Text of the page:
hi all;
i read intro to assembler from hutch help file but i didn't get anything from this sentence "Registers are conceptually a special working area within the processor that are faster than memory operands and are designed to work with the processors opcodes.
" eveything else i got it but what is register?

Posted on 2002-03-31 03:38:07 by k0d
regesters are build into a cpu. you can use regesters instead of memory to do alot of different things and will speed up your programs and use less memory too. thomas has a tutorial that explains the uses of the registers. here is his site:


ill let the guru's explain in more depth if they like. but i recommend reading his tutorials they are very good.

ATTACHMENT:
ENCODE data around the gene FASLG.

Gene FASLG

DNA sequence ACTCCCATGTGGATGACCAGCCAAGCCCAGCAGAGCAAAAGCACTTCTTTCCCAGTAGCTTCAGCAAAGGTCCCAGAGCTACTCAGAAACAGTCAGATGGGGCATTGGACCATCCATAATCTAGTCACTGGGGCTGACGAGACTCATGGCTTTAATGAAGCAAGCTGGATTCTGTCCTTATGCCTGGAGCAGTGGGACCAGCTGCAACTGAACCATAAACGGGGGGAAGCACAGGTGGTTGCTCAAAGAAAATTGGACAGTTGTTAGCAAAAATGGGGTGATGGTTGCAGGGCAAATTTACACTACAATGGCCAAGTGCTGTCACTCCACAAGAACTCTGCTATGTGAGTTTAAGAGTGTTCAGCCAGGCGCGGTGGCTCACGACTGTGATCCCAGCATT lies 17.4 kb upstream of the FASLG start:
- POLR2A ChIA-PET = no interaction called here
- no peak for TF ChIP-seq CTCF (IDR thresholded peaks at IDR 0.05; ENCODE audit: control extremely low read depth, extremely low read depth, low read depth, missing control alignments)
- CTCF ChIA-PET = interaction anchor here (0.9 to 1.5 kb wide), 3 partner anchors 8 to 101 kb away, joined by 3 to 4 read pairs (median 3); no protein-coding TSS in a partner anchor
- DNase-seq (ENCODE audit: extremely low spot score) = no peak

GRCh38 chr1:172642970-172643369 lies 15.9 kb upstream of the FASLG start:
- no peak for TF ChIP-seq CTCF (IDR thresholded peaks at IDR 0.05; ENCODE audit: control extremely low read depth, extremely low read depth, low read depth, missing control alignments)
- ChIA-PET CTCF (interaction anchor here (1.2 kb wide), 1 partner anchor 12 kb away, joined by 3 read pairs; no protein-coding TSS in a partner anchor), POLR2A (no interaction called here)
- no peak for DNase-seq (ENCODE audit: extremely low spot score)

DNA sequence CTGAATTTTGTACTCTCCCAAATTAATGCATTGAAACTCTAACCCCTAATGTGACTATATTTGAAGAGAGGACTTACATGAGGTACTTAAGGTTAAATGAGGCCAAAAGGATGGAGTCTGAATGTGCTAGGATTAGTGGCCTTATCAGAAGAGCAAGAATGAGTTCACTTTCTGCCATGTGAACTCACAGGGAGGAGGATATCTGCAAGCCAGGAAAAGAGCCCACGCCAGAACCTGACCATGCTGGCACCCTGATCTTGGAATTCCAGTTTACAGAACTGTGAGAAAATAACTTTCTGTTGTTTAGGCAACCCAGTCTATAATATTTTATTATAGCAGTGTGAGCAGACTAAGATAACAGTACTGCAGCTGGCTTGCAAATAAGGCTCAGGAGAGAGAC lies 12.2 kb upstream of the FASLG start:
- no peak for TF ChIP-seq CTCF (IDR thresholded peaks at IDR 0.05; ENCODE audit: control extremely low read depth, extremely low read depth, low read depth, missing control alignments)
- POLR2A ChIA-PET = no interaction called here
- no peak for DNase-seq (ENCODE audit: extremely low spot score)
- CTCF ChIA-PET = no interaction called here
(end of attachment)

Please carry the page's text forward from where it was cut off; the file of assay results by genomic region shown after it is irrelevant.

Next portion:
Posted on 2002-03-31 03:48:48 by smurf
Simple answer:fast and expensive memory
Posted on 2002-03-31 04:04:23 by bdjames
It's like have a 8bit to 32 bit latch built on the same chuck of sand as the rest of the processor.
Posted on 2002-03-31 04:20:29 by eet_1024
Also, some instructions work only with registers. DIV is a good example. After a divide, the quotient and remainder are ALWAYS in the register pairs AH/AL, AX/DX or EAX/EDX, depending on the divisor size.

Posted on 2002-03-31 04:25:11 by S/390
A register is basically a specialised type of memory that is build directly inside the processor where the work done by the processor happens. External memory is a lot bigger but it is not as fast.

These memory locations are hard wired into the processor and are designed to work directly with internal instructions. Its something like having a table to work on but you store many more things outside somewhere. What you do on the table is done quickly but you cannot handle a lot of things at one time.


Posted on 2002-03-31 05:12:02 by hutch--